Traveling street art exhibition Beyond the Streets has found a permanent home in Los Angeles, California — with a companion space to further its mission of supporting artists working in nontraditional spaces.
Control Gallery, located next door to the new Beyond the Streets flagship, is a collaboration between Sky Gellatly of creative agency Icnclst and Beyond the Streets founder Roger Gastman. The pair connected through the artist Eric Haze more than five years ago and discovered a synergy in their approaches to working with and supporting artists in the graffiti and street art space. At the end of last year, fueled by the desire to operate in both Los Angeles and New York, they began discussing the idea of a permanent gallery space.
The gallery’s inaugural exhibition, “Post Graffiti,” celebrates the movement of graffiti and street artists into traditional gallery spaces. “Post Graffiti is a term that came up in the early ’80s with New York City artists coming off the subway trains and going into the gallery,” Gastman says.
Gallerist Sidney Janis presented the first “Post Graffiti” exhibition in 1983, which featured artists including Futura, Lady Pink, Kenny Scharf and Crash — who are all included in the inaugural Control Gallery exhibition. The show speaks to that legacy with the inclusion of an archival piece by Crash and new collaborative painting by Scharf and Futura, while highlighting innovation alongside younger artists like Ozzie Juarez and Othelo Gervacio. Works by Eric Haze, Katsu, Maya Hayuk, Todd James and Timothy Curtis are also on view.
“The exhibition is connecting multiple generations,” Gellatly says. “It provides the vehicle for a literal connection of the new generation with the artists that are undeniably huge inspirations to them.”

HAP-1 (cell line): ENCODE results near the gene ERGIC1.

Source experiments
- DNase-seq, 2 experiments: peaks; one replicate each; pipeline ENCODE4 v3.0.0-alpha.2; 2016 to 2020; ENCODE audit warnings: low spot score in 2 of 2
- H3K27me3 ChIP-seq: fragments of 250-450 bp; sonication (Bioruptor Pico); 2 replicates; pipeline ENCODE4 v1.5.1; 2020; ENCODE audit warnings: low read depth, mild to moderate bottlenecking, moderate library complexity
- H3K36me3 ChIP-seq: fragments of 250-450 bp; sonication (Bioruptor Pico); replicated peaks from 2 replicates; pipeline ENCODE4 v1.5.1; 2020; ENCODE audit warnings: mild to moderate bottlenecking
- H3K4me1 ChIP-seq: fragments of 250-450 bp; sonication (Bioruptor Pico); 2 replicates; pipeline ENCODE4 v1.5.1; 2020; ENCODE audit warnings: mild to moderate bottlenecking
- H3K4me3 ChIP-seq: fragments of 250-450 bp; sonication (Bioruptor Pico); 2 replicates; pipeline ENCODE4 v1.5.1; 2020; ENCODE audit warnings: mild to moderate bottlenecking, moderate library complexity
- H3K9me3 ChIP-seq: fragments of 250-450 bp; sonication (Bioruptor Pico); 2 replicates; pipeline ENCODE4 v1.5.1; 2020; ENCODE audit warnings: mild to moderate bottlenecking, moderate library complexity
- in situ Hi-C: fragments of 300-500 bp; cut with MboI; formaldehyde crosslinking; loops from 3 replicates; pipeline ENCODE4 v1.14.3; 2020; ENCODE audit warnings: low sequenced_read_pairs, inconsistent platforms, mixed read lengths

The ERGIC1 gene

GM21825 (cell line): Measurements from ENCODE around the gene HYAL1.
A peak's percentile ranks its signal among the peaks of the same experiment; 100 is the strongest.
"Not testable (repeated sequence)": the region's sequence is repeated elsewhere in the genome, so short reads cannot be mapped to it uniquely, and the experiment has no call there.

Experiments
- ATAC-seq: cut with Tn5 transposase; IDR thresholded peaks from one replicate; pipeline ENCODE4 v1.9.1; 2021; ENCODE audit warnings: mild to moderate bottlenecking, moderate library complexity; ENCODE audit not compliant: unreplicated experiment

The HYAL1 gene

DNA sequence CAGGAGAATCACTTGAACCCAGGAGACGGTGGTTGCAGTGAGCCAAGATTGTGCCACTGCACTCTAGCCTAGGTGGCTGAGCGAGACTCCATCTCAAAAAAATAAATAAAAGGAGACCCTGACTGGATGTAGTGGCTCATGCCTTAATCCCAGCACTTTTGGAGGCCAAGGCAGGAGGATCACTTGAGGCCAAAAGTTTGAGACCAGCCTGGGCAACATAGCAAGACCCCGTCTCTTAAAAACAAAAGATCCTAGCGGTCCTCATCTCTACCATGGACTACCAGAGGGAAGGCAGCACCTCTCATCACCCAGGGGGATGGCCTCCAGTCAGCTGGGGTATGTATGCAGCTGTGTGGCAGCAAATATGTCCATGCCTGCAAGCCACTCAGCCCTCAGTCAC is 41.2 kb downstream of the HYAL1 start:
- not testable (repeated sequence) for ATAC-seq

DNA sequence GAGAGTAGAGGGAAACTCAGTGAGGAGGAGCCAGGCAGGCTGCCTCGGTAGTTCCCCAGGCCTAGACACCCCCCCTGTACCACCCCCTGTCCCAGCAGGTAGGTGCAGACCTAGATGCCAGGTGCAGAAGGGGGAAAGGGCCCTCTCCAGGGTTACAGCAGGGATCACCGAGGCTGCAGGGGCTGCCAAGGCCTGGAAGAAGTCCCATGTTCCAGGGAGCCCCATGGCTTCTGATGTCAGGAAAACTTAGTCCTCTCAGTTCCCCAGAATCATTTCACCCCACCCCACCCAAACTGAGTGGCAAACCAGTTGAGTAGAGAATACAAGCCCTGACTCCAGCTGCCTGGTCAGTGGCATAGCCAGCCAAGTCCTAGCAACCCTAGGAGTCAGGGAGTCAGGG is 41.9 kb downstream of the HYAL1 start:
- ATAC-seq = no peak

“Some of the younger artists in the show weren’t even born when that  show happened,” Gastman adds.
The gallery’s name speaks to both men’s desire to create new opportunities for artists working within (or inspired by) graffiti and street art. “And rather than controlling artists, provide a platform where we can give them the power, control and authority over what they want to present,” Gellatly says.
The linkup between Gellatly and Gastman also establishes a larger platform for brands to connect with artists; both men have overseen collaborations with brands spanning from Louis Vuitton, Prada and Off-White to Nascar, Google, Microsoft and Sanrio. “We can be those matchmakers both on the creative and business side for brands who want to credibly integrate with artists,” Gellatly adds.
Beyond the Streets and Control Gallery span four storefronts and are located side-by-side on La Brea Avenue, with optionality for either concept to take over the other for larger exhibitions — Gastman describes the relationship between the spaces as “two friends giving each other a high five.” Control Gallery, open Wednesday through Saturday, will present six to eight exhibitions per year, with “robust” catalogues accompanying each show. It also launched a printed quarterly companion newspaper, Beyond Control.
Beyond the Streets started as a large-scale traveling museum-style exhibition and is using its Los Angeles flagship to further its mission of maintaining and sharing a historical archive of graffiti and street art. The space also features a gift shop with exclusive objects and prints, with a larger cut of sales going back to the artists.
“Education through entertainment has been an underlying internal mission,” Gastman says. “I can’t tell you how many people are no longer with us who through the years I’ve interviewed and gotten archives from. We wanna respect history and continue telling those stories, yet move forward,” he adds. “And treat the artists as they should be treated no matter their level.”